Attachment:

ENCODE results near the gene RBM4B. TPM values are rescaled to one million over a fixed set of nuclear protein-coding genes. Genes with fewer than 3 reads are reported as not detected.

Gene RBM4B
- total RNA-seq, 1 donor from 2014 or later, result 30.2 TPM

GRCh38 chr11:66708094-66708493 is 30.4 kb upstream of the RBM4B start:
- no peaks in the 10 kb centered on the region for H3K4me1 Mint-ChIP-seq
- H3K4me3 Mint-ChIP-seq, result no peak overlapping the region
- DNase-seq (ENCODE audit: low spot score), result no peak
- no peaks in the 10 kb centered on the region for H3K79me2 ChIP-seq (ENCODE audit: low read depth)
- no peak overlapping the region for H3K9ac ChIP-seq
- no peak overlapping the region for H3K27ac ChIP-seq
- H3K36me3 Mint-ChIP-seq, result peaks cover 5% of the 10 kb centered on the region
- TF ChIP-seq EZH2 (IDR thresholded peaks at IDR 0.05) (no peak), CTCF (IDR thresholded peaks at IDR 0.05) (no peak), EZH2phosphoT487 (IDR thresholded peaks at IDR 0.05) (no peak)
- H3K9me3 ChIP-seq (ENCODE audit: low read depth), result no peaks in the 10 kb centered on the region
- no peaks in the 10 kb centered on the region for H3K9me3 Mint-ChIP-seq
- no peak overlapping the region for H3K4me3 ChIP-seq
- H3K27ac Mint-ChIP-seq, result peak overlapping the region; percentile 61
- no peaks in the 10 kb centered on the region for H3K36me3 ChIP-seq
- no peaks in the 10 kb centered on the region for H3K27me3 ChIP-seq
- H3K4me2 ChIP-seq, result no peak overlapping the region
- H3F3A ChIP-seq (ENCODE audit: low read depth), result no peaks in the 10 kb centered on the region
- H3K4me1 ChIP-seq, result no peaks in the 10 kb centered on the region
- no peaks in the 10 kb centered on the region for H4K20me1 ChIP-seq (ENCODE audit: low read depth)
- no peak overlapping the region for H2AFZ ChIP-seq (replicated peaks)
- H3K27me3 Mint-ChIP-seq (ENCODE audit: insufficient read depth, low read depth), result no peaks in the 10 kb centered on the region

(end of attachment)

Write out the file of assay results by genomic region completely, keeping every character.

ENCODE results near the gene RBM4B. TPM values are rescaled to one million over a fixed set of nuclear protein-coding genes. Genes with fewer than 3 reads are reported as not detected.

Gene RBM4B
- total RNA-seq, 1 donor from 2014 or later, result 30.2 TPM

GRCh38 chr11:66708094-66708493 is 30.4 kb upstream of the RBM4B start:
- no peaks in the 10 kb centered on the region for H3K4me1 Mint-ChIP-seq
- H3K4me3 Mint-ChIP-seq, result no peak overlapping the region
- DNase-seq (ENCODE audit: low spot score), result no peak
- no peaks in the 10 kb centered on the region for H3K79me2 ChIP-seq (ENCODE audit: low read depth)
- no peak overlapping the region for H3K9ac ChIP-seq
- no peak overlapping the region for H3K27ac ChIP-seq
- H3K36me3 Mint-ChIP-seq, result peaks cover 5% of the 10 kb centered on the region
- TF ChIP-seq EZH2 (IDR thresholded peaks at IDR 0.05) (no peak), CTCF (IDR thresholded peaks at IDR 0.05) (no peak), EZH2phosphoT487 (IDR thresholded peaks at IDR 0.05) (no peak)
- H3K9me3 ChIP-seq (ENCODE audit: low read depth), result no peaks in the 10 kb centered on the region
- no peaks in the 10 kb centered on the region for H3K9me3 Mint-ChIP-seq
- no peak overlapping the region for H3K4me3 ChIP-seq
- H3K27ac Mint-ChIP-seq, result peak overlapping the region; percentile 61
- no peaks in the 10 kb centered on the region for H3K36me3 ChIP-seq
- no peaks in the 10 kb centered on the region for H3K27me3 ChIP-seq
- H3K4me2 ChIP-seq, result no peak overlapping the region
- H3F3A ChIP-seq (ENCODE audit: low read depth), result no peaks in the 10 kb centered on the region
- H3K4me1 ChIP-seq, result no peaks in the 10 kb centered on the region
- no peaks in the 10 kb centered on the region for H4K20me1 ChIP-seq (ENCODE audit: low read depth)
- no peak overlapping the region for H2AFZ ChIP-seq (replicated peaks)
- H3K27me3 Mint-ChIP-seq (ENCODE audit: insufficient read depth, low read depth), result no peaks in the 10 kb centered on the region